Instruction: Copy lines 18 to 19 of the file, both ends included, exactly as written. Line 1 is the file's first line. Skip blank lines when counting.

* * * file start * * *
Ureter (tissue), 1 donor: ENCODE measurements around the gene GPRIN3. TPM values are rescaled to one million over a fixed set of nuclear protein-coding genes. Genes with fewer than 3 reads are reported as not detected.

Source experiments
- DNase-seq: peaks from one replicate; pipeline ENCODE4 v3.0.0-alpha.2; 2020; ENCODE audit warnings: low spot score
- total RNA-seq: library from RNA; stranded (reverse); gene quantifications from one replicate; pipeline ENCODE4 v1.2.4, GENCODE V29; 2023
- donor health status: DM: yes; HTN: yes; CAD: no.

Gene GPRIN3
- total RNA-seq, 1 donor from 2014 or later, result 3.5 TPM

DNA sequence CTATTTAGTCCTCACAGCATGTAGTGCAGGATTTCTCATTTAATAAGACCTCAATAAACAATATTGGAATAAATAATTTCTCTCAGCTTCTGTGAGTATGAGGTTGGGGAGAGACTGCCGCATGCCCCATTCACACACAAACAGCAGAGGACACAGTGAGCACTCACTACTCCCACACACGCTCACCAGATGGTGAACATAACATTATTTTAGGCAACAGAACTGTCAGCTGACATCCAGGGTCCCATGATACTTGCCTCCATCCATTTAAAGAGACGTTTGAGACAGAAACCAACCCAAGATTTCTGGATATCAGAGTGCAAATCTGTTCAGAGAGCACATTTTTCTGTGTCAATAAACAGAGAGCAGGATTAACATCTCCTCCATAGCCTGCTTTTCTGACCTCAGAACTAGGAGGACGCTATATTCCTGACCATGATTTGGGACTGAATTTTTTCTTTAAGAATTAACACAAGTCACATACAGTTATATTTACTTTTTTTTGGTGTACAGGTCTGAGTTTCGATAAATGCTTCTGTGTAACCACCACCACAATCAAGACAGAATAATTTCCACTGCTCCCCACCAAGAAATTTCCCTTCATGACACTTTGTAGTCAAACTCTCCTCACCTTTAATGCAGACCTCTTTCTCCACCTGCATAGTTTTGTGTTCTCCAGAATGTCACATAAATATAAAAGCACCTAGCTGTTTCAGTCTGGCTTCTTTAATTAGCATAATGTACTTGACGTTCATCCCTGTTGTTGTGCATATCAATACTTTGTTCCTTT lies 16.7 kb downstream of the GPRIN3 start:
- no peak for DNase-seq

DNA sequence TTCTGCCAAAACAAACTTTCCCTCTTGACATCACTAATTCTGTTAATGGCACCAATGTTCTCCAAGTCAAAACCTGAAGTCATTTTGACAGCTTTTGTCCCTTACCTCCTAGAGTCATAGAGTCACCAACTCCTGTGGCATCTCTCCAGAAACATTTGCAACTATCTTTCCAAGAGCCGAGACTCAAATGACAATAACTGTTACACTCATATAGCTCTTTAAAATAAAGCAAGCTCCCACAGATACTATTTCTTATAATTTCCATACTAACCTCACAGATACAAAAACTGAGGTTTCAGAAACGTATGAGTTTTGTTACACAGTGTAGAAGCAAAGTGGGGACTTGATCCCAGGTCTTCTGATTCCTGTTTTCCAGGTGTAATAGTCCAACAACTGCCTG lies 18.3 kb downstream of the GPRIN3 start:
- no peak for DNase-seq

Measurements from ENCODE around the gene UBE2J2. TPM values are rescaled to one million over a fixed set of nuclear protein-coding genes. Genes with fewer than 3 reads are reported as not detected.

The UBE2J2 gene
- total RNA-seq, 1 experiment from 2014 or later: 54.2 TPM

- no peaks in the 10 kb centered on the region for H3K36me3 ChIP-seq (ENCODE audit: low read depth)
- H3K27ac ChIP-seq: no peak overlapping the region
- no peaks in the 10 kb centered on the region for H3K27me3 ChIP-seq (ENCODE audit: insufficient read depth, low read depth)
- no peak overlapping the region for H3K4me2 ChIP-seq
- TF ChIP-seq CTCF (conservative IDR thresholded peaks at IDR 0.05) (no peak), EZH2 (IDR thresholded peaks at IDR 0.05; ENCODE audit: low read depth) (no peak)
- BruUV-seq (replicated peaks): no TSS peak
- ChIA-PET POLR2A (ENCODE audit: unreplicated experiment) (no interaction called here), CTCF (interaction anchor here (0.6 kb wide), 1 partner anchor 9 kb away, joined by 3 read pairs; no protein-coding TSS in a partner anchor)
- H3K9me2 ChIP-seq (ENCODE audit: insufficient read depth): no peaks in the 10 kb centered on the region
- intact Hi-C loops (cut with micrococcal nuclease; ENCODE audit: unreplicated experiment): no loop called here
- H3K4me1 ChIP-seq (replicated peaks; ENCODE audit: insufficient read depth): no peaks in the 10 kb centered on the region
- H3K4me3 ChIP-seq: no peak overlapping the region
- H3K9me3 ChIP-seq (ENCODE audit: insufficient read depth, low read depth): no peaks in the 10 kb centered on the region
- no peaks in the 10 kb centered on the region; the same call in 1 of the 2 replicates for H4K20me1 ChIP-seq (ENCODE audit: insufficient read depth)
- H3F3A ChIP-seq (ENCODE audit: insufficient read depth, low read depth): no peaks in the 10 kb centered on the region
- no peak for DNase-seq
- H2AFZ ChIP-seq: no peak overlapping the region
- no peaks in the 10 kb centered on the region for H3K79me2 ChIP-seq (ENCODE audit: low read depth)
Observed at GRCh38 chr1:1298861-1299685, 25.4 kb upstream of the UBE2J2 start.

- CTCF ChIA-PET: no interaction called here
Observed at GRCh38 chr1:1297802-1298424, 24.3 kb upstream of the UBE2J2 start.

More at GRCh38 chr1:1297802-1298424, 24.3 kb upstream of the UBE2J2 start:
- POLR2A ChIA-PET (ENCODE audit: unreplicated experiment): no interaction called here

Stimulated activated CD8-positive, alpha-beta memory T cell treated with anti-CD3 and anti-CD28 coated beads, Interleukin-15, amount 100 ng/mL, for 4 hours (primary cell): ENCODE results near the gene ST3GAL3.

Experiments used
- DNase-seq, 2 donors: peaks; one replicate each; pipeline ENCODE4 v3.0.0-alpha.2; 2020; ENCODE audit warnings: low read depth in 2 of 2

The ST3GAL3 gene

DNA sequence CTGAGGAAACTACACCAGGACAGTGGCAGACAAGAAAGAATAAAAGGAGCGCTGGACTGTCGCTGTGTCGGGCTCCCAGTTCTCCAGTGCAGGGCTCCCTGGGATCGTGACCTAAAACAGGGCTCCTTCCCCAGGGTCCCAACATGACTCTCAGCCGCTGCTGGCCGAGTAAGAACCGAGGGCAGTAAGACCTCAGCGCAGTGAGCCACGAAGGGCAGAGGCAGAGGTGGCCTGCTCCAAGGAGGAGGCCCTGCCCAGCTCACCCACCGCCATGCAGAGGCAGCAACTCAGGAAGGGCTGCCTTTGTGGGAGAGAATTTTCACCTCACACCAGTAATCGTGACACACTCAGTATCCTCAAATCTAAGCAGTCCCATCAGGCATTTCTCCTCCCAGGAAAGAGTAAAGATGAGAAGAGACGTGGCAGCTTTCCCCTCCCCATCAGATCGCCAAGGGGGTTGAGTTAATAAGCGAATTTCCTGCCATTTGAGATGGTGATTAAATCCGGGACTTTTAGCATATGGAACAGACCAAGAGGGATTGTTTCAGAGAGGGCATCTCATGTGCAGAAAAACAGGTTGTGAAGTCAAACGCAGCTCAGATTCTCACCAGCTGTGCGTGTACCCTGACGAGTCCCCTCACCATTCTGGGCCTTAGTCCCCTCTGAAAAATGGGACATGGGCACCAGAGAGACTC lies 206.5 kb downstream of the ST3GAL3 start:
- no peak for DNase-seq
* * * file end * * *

- no peak overlapping the region for H3K4me2 ChIP-seq
- TF ChIP-seq CTCF (conservative IDR thresholded peaks at IDR 0.05) (no peak), EZH2 (IDR thresholded peaks at IDR 0.05; ENCODE audit: low read depth) (no peak)